What is not right in this code? Post your solution.

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const fs = require("fs");
const { promisify } = require("util");

const cache = new Map();

cache.set("file1", "data of file 1...");
cache.set("file2", "data of file 2...");

const readFilePromise = promisify(fs.readFile);

// What is wrong in this function?

const getFileData = (fileName, callback) => {
    if (cache.has(fileName)) return callback(null, cache.get(fileName));
    return readFilePromise(fileName)
        .then(data => {
            cache.set(fileName, data);
            return callback(null, data);
        }).catch(err => callback(err));
twitter logo DISCUSS (4)
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Well besides this line ...

cache.set("file2, 'data of file 2...");

// Should be (Note: quotes)

cache.set("file2", "data of file 2...");

This are the changes I'd make

  1. Use object instead of Map (Easier to have immutable structures)
  2. Wrap cache in a Promise.resolve in order to reuse code and be able to use a ternary operator
  3. For consistency DO NOT use a callback syntax for a promise based function

So, the final script would be:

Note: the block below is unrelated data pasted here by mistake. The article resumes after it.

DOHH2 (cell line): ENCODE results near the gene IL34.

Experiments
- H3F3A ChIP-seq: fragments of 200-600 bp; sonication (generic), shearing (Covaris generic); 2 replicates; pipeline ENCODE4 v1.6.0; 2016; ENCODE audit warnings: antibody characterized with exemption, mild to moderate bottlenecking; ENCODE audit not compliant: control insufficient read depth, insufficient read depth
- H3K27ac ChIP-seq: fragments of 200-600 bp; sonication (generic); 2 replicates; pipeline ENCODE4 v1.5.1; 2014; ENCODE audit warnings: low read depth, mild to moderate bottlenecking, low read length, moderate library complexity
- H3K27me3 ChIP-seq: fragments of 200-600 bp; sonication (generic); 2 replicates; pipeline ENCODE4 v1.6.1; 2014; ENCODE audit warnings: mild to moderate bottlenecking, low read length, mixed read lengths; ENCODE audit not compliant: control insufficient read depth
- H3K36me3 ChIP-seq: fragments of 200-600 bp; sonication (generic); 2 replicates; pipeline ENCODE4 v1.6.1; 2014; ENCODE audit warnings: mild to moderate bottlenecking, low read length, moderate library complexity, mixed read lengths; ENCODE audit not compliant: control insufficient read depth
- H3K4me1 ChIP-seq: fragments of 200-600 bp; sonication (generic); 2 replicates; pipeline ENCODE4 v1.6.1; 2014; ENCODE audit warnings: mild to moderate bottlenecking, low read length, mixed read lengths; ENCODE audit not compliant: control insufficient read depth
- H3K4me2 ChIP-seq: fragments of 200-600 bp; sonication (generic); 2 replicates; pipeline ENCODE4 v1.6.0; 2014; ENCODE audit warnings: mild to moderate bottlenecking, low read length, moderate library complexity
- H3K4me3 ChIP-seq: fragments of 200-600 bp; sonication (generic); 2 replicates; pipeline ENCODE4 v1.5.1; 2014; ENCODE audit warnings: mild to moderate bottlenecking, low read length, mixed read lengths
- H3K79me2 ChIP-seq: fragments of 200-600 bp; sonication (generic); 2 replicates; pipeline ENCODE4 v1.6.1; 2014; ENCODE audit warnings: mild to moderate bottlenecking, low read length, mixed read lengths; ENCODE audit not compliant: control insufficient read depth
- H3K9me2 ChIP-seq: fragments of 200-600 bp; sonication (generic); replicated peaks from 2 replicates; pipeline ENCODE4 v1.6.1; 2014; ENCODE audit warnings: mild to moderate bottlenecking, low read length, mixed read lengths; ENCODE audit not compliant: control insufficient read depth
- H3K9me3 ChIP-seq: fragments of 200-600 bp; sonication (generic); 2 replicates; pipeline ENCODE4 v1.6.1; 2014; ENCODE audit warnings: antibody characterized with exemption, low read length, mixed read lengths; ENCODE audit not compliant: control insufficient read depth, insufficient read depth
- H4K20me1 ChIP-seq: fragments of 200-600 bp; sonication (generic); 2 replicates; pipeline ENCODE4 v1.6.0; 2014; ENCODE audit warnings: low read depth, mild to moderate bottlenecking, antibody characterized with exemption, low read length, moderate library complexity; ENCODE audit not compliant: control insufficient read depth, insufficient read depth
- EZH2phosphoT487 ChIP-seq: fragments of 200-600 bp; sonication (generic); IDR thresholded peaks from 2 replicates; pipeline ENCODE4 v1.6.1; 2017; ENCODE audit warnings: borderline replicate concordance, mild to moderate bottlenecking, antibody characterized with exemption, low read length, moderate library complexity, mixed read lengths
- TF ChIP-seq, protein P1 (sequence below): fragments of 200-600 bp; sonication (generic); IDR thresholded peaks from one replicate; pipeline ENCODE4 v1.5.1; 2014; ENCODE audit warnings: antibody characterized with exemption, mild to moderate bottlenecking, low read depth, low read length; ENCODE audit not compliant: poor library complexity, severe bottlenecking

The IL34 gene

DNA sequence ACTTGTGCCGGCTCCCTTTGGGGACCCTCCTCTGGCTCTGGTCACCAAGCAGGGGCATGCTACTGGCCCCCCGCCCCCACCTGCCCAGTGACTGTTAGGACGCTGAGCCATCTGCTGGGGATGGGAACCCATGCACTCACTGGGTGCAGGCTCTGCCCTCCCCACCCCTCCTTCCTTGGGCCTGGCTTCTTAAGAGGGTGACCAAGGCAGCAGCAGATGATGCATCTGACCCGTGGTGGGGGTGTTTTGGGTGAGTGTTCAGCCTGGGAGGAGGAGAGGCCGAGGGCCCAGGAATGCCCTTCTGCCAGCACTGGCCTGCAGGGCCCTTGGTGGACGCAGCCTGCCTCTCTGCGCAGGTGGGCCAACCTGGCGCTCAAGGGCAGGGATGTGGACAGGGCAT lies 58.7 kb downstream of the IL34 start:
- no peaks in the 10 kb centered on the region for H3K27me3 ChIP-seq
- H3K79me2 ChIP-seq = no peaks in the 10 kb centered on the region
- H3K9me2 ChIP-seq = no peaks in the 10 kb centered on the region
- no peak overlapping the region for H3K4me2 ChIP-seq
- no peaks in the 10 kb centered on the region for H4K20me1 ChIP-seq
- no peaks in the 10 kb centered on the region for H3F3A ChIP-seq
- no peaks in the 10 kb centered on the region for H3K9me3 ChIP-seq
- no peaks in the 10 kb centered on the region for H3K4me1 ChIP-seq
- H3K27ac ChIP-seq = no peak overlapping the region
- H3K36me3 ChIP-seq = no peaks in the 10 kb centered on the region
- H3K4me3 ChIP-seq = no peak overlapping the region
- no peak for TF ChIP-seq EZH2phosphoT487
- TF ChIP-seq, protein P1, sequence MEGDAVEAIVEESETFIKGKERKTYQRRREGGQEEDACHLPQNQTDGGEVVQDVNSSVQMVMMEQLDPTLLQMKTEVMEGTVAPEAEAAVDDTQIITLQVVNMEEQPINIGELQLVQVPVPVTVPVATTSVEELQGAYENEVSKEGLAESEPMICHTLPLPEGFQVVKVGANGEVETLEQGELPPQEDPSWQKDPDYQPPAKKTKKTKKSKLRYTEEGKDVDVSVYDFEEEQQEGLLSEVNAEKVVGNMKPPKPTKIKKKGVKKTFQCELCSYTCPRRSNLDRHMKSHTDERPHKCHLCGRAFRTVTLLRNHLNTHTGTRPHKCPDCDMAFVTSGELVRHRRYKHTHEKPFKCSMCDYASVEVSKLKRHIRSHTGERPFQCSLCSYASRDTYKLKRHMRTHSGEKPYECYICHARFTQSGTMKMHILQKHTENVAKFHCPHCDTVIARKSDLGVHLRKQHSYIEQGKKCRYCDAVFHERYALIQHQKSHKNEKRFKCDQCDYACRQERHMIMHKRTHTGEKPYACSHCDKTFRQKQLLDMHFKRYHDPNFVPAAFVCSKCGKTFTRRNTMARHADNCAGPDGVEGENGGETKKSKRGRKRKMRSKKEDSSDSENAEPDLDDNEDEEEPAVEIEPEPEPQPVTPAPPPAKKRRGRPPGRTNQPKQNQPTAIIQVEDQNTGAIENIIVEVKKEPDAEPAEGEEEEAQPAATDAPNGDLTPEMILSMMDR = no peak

const cache = {
  ["file1"]: "data of file 1...",
  ["file2"]: "data of file 2..."

const getFile = fileName => {

  // Wrap the cache in a promise in order to do chaining;
  const cachePromise =
    cache[filename] != null
      ? Promise.resolve(cache)
      : readFilePromise(fileName).then(
          content => (cache = { ...cache, [fileName]: content })

  // Return a promise with the data
  return cachePromise.then(cache => cache[fileName]);

// DO NOT pass a callback.
  .then(data => {
    // Do Something
  .catch(err => {
    // Do Something else


Well it took me > 10 second to twig that "cb" meant "callBack" so there's that: use explicit variable names. Same with err - is it a message or a code or an object or what?

Other than that I have no idea what the braces around { promisify } are for because I don't do this language and am not sure what to google for to find out. I don't know any of these libraries so don't know what to expect.

Having said that, shots in the dark from an outside developer:

  • there's nothing that sets an expiry on the cached data - if I assume cache.has returns true even if the data's expired, and that you are expected to check some expiry time property, then it will never get updated.
  • fs.readFile might process a condition which is transiently invalid without throwing an exception, in which case it'll be stored for eternity.
  • cache.get(..) might return an object containing metadata alongside the actual payload, such as expiry time

Oh that's cool. Just tried it in my node REPL and found whatever version of node you get with MacOS is too old (no surprises there though)

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